Goa’s history has for many centuries been intertwined with that of Portugal. Goa was a Portuguese colony for four hundred years, starting in the early 16th century and ending on 19 December 1961, and an important centre for Portuguese trade in Asia.
As early as 1757, the King of Portugal issued a decree granting Portuguese citizenship to all Goans, and allowing them representation in the Portuguese parliament. As of 1974, all Goans born before 1961 whose births are registered at Lisbon’s Central Registry of Births may obtain Portuguese citizenship. Moreover, their issue up to third generation descendants may also apply for Portuguese citizenship, even if the original qualifying individual is no longer alive. Spouses of qualifying individuals may also apply for Portuguese citizenship. The law applies not only to Goans, but also to individuals born in Daman, Diu, Dadra, and Nagar Haveli.
Portuguese citizenship is attractive to Indian passport-holders because it allows individuals to travel without a visa to more than 170 countries and territories across the globe, while Indian citizenship only allows them to do so for about 50 countries. Portuguese citizenship is also the key to the European Union, allowing individuals to live and work across the EU’s 28 member states. Of these 28 countries, the United Kingdom is a particularly popular destination. Portugal also offers a higher standard of living than India, ranking 43rd in the United Nations’ Human Development Index, as compared to India’s 141st ranking. Finally, Portugal permits dual citizenship – allowing individuals a degree of internationalism – whilst India does not. India does however allow certain foreign nationals to apply for Overseas Citizen of India (OCI) cards.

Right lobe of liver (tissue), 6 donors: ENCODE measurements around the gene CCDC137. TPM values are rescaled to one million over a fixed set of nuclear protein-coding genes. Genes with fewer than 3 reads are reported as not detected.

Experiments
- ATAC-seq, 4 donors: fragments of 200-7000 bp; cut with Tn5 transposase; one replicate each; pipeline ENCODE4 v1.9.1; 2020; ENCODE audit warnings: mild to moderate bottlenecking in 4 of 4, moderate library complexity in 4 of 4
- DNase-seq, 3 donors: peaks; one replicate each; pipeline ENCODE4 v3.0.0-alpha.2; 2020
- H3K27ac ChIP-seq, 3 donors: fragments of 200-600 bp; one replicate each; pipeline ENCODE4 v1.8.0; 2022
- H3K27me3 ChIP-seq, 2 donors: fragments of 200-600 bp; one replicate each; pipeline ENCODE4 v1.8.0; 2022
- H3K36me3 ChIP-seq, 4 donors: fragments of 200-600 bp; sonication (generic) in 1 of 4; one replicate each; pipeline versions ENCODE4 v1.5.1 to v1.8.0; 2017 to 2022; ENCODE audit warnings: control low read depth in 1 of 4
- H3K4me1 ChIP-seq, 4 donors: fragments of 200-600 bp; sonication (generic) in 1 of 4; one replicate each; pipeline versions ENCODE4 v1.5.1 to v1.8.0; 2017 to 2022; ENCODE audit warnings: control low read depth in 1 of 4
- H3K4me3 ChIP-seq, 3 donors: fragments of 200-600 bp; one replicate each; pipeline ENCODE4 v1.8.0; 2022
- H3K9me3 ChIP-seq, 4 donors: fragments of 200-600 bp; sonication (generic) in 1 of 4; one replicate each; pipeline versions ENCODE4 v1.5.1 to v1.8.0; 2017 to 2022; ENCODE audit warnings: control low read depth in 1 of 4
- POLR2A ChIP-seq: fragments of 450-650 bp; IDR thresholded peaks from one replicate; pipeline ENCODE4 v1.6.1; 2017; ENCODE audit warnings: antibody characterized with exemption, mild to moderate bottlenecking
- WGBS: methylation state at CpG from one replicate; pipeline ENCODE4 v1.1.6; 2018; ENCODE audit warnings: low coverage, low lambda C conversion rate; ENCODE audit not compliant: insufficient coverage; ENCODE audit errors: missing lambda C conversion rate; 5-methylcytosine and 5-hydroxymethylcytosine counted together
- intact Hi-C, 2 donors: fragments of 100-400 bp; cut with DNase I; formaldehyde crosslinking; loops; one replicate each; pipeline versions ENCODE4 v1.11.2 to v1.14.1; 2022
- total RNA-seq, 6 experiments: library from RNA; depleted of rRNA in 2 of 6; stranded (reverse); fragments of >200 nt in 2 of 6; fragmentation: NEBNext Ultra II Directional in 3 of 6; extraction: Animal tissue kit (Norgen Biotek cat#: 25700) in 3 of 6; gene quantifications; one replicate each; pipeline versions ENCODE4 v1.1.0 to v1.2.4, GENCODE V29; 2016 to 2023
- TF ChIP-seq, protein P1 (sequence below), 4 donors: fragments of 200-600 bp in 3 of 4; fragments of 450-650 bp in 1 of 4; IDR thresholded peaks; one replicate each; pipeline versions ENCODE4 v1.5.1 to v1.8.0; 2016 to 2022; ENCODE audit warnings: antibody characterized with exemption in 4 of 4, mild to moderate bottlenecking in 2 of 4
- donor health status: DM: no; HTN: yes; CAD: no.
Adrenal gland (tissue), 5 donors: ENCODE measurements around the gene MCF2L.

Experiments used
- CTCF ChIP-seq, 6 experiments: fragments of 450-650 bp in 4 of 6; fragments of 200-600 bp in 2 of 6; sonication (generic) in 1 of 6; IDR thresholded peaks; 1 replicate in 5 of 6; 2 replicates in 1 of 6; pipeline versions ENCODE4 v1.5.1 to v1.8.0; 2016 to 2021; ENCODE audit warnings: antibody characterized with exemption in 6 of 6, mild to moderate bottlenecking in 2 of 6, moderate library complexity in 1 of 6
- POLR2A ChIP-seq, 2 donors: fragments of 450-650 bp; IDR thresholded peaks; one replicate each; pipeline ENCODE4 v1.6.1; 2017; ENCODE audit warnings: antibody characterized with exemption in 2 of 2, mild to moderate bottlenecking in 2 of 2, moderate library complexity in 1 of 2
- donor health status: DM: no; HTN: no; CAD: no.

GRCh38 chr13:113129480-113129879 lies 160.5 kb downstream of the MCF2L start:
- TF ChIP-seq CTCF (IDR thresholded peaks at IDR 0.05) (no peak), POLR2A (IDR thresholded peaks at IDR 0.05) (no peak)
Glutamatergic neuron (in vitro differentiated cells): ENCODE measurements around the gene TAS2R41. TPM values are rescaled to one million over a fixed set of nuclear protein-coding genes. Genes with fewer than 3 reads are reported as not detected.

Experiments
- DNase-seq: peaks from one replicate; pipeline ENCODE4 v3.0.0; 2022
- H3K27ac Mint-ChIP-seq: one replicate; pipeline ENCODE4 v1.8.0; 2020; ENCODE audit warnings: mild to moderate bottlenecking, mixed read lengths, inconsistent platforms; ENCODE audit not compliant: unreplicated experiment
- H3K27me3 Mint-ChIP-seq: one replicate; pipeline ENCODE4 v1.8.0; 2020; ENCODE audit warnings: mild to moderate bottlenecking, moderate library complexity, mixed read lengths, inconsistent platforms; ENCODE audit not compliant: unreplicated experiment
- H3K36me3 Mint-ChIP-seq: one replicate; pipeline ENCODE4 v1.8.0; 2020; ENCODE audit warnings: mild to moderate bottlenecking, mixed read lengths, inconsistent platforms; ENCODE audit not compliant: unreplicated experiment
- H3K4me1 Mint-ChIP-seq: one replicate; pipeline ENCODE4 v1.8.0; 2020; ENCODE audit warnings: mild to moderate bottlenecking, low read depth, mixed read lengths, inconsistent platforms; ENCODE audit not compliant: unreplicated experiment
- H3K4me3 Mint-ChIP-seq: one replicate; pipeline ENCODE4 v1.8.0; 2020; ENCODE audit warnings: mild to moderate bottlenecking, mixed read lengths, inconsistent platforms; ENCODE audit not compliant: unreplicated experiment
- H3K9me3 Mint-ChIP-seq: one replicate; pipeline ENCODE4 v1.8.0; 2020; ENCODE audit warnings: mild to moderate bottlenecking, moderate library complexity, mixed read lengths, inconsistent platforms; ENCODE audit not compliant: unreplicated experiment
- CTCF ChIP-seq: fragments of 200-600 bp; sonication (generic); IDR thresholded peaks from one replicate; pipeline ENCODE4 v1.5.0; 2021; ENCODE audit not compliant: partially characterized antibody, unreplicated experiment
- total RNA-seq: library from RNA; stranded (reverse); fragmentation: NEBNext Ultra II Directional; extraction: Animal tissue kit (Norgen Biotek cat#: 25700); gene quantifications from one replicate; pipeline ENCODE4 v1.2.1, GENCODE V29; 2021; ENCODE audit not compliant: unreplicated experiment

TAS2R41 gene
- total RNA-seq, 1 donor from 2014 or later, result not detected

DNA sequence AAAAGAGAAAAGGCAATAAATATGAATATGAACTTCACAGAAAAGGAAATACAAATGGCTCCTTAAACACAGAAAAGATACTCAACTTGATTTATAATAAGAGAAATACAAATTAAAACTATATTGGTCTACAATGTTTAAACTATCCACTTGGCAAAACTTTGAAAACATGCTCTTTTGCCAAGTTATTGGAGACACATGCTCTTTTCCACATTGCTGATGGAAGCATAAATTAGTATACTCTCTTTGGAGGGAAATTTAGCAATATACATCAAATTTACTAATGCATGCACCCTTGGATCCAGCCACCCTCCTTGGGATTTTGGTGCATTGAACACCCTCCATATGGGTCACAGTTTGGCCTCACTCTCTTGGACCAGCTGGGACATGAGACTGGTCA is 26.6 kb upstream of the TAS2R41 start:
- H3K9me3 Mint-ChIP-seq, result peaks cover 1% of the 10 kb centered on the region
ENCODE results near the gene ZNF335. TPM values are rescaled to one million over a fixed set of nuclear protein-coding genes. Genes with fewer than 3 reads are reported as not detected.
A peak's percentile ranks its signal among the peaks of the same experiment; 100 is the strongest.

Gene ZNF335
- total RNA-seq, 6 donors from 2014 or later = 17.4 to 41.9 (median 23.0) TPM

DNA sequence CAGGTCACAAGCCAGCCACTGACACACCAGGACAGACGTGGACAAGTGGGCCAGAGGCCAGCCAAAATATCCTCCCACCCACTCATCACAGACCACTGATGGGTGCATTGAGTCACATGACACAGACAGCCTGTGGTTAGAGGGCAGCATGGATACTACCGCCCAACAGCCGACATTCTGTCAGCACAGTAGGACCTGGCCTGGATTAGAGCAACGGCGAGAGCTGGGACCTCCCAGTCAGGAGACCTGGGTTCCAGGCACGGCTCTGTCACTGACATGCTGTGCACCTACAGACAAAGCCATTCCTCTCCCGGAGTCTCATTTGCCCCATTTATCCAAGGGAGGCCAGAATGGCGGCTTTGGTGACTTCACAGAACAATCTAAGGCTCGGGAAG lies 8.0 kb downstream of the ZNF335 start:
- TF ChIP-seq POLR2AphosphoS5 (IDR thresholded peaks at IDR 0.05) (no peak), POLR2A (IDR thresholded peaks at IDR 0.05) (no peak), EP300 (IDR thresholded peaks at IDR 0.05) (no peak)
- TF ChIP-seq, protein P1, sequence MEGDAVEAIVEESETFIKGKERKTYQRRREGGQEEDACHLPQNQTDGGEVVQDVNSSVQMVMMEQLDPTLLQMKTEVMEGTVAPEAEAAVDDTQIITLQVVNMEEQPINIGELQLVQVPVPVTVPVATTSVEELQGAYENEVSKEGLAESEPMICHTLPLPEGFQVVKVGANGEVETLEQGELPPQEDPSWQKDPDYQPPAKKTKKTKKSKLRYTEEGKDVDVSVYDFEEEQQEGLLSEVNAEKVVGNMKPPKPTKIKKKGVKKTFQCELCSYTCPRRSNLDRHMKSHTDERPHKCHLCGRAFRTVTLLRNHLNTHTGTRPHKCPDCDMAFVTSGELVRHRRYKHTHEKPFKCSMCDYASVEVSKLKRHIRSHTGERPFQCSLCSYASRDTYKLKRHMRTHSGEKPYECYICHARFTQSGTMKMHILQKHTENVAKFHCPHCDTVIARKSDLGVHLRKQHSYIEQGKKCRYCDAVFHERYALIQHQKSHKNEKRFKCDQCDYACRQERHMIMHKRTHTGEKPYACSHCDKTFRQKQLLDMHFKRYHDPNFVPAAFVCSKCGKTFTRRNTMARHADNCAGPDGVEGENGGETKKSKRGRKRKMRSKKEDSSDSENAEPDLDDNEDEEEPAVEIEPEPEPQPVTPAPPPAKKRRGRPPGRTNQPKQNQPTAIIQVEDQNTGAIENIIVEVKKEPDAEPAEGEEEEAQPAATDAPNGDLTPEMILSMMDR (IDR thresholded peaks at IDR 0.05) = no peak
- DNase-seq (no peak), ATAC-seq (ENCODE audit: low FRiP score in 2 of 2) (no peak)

Data has shown that about 2,000 Goans give up their Indian passport every year to obtain Portuguese citizenship. Of these individuals, 70% are between the ages of 18 and 35, an increasing number of which is applying with their entire families.